Hong Kong professor arrested for murder after body found in suitcase

Hong Kong professor is accused of murder after his wife’s decomposing body was found stuffed inside a suitcase at his university office

  • Cheung Kie-chung, 53, is an associate professor at the University of Hong Kong
  • Police found the decomposing body of his 52-year-old wife in his campus office
  • Victim was found in her underwear, with an electric wire tired around her neck

A University of Hong Kong professor has been arrested on suspicion of killing his wife after police found her body stuffed in a suitcase in his office, the latest grisly murder to transfix the crowded city.

Officers discovered the body of a woman, wearing only her underwear and with electric wire around her neck, hidden in a suitcase inside a large wooden box in the office of 53-year-old Cheung Kie-chung.

The associate professor from the Department of Mechanical Engineering had reported his wife missing on August 20, saying she had not returned home after an argument.


Cheung Kie-chung (left), an associate professor at the Department of Mechanical Engineering at the University of Hong Kong was accused of killing his wife Tina Chan (right)

Students walk in front of University of Hong Kong’s Wei Lun Hall, the residential block where university professor Cheung Kie-chung and his family lived, in Hong Kong’s Pokfulam district


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Police said they became suspicious of Cheung after CCTV footage failed to show his wife leaving their home at Wei Lun Hall on campus, while Cheung was seen moving a large wooden box out of the premises.

On Tuesday afternoon police searched Cheung’s office in the Haking Wong Building, a five-minute drive from the dormitory where he lives with his wife and children.

‘There was blood seeping out from the suitcase and it stank,’ Superintendent Law Kwok-hoi told reporters Tuesday night.

He said the victim might have been strangled, but the identity and the cause of death still needed to be confirmed by a post-mortem.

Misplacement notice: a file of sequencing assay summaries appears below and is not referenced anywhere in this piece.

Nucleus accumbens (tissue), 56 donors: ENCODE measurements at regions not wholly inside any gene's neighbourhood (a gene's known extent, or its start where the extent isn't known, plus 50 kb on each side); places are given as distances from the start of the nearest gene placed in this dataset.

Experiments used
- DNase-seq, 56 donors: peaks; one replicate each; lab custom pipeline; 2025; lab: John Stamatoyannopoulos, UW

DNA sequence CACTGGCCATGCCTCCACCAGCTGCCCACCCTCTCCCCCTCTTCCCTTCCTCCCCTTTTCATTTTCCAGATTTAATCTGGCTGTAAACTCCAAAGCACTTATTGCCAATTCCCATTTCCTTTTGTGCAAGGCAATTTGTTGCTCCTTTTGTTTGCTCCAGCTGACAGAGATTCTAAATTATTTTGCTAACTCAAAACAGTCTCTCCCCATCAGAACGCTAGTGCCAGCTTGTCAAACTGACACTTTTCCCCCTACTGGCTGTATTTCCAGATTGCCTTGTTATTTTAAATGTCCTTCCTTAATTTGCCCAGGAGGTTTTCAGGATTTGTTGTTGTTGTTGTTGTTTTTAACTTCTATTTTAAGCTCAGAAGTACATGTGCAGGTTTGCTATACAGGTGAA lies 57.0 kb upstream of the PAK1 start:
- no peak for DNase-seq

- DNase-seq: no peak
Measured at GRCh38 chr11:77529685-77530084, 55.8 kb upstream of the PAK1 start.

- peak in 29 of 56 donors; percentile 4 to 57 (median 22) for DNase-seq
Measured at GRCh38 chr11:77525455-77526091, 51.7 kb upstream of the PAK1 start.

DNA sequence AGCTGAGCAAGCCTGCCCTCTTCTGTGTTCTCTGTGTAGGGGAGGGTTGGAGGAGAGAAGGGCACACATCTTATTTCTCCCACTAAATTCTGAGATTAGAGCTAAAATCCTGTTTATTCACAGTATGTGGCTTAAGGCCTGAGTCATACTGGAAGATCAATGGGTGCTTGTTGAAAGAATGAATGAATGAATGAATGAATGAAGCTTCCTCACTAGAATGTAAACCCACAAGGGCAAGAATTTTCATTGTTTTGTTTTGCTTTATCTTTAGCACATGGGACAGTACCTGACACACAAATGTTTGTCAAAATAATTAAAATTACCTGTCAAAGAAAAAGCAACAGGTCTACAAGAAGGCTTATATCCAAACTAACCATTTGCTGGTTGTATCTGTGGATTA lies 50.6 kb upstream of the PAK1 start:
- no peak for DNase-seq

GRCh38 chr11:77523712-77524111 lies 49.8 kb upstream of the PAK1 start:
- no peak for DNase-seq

Law said Cheung told investigators he had a dispute with his wife, later identified as Tina Chan, on the night she disappeared over toilet hygiene.

On Tuesday afternoon police searched Cheung’s office in the Haking Wong Building (pictured), a five-minute drive from the dormitory where he lives with his wife and children

In an email sent to Wei Lun Hall residents, Cheung told students not to worry after police were seen on the campus, saying they were ‘investing a missing person case involving his family’

Cheung is also the warden of the dormitory where his family lives and a member of the university’s governing council. 

In an e-mail sent to hall residents on Monday and released by Sing Tao Daily, Cheung said: ‘You may have noticed the presence of police officers in (the hall) and the surrounding areas in the past few days.

‘They are here to investigate a missing person case involving my family. There is nothing to worry about among the students. I apologise for the anxiety that this has caused.’

The victim’s daughter had posted fliers looking for her mother. The fliers identified her as Tina Chan and described her as being of medium build with mid-length hair and was last seen on August 17.

Zhang Xiang, the university president, said Wednesday he was shocked and saddened at the murder and described it as a tragedy.

‘While the details are uncertain, what is clear is that a tragic event has occurred and that many students, staff and alumni will be affected,’ Zhang said In an email seen by MailOnline to university students.

The victim’s daughter had posted fliers looking for her mother. The fliers identified her as Tina Chan and described her as being of medium build with mid-length hair

The university is offering its support to affected students and colleagues, it added.   

Another Hong Kong academic is currently on trial for using a yoga ball filled with carbon monoxide to kill his wife and daughter inside a car.

The southern Chinese city, famed for its cramped housing but low crime rate, is occasionally rocked by high-profile murders that often involve gruesome attempts to hide or dispose of bodies.

In 2016 British banker Rurik Jutting was jailed for life for the murder of two Indonesian women in Hong Kong. He stuffed one of their bodies in a suitcase and placed it on his balcony.

The year before, a local man was jailed for chopping up his parents and storing their body parts in a freezer.

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